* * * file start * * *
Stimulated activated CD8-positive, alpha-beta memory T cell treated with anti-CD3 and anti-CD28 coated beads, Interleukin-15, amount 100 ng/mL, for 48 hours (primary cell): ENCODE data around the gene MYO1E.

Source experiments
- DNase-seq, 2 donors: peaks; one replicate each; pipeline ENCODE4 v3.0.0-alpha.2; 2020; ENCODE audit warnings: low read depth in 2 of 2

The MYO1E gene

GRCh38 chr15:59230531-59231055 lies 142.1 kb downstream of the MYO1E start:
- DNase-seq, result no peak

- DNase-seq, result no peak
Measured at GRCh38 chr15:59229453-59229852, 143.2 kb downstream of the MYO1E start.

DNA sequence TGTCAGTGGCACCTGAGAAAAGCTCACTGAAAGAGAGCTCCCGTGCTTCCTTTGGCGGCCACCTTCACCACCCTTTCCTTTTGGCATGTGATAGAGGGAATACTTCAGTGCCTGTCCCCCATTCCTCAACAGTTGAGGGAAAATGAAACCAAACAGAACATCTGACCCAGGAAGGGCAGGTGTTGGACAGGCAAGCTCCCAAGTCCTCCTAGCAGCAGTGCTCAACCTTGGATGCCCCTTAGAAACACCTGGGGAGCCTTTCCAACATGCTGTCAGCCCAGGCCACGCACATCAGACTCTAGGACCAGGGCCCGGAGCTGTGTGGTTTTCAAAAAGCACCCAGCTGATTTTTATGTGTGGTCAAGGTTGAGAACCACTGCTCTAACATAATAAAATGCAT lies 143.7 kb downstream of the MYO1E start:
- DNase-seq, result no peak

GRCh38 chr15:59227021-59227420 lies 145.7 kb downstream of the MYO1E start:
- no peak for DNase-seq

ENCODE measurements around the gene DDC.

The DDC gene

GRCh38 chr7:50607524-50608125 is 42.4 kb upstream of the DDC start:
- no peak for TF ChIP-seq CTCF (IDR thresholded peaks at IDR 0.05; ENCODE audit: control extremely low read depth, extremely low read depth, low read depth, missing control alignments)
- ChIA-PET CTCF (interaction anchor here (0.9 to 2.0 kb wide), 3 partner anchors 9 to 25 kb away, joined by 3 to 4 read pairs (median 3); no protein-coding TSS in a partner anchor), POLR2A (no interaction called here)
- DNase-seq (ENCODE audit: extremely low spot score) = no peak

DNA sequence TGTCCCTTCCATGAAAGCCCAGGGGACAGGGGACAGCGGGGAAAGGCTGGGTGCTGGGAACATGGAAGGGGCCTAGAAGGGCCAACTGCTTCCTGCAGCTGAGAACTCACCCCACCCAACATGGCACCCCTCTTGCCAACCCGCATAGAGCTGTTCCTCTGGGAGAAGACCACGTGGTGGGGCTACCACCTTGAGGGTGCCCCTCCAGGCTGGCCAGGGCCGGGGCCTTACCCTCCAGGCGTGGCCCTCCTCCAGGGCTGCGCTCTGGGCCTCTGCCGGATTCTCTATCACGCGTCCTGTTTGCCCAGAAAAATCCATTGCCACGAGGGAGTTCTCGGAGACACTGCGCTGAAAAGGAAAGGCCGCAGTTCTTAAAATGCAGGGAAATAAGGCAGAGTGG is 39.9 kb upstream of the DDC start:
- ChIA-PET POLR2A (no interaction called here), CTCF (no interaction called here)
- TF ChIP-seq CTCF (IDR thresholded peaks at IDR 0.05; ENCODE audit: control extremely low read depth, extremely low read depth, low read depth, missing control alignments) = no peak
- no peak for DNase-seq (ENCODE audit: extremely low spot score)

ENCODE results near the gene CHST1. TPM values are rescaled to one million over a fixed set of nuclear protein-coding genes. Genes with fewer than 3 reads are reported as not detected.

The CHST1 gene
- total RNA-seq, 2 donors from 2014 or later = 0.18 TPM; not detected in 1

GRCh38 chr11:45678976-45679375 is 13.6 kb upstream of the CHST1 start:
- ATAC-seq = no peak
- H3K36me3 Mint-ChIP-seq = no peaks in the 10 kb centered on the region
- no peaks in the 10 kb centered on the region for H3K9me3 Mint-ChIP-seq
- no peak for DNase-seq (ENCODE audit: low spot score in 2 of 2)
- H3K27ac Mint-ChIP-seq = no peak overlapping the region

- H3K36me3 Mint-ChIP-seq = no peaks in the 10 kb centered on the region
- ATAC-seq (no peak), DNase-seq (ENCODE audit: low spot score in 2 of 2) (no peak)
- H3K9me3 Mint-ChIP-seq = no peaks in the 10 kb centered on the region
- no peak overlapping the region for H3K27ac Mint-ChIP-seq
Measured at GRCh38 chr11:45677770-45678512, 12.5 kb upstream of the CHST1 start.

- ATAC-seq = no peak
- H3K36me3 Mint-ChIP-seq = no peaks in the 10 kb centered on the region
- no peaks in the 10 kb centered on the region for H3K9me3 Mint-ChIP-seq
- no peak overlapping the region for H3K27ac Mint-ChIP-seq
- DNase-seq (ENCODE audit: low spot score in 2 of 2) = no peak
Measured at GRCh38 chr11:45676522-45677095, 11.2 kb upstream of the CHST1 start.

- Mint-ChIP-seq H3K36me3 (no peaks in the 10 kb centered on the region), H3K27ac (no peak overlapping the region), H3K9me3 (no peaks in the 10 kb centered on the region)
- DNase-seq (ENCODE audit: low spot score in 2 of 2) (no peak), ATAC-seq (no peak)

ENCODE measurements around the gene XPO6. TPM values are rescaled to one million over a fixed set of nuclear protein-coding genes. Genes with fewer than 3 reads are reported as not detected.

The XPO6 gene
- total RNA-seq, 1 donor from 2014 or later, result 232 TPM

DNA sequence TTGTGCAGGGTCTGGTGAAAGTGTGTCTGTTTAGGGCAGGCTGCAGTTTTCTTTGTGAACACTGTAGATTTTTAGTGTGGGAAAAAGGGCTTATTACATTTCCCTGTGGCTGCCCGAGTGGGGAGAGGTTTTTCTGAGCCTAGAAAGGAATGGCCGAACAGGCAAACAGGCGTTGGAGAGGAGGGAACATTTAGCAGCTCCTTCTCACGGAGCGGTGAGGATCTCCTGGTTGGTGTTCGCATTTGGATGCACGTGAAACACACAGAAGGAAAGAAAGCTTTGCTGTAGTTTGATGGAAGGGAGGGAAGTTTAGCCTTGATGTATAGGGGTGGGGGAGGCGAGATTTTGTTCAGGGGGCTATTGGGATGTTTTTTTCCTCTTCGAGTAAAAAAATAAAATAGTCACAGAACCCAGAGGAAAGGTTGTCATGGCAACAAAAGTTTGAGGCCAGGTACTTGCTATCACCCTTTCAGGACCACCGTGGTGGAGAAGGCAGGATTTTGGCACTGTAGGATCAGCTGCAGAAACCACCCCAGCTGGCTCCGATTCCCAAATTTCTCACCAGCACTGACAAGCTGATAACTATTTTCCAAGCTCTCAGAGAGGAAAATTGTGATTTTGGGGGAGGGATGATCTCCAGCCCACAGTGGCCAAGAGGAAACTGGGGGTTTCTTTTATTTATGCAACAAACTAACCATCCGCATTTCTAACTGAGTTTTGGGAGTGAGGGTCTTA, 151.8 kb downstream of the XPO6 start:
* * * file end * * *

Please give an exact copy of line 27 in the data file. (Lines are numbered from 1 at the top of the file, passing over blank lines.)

- ATAC-seq = no peak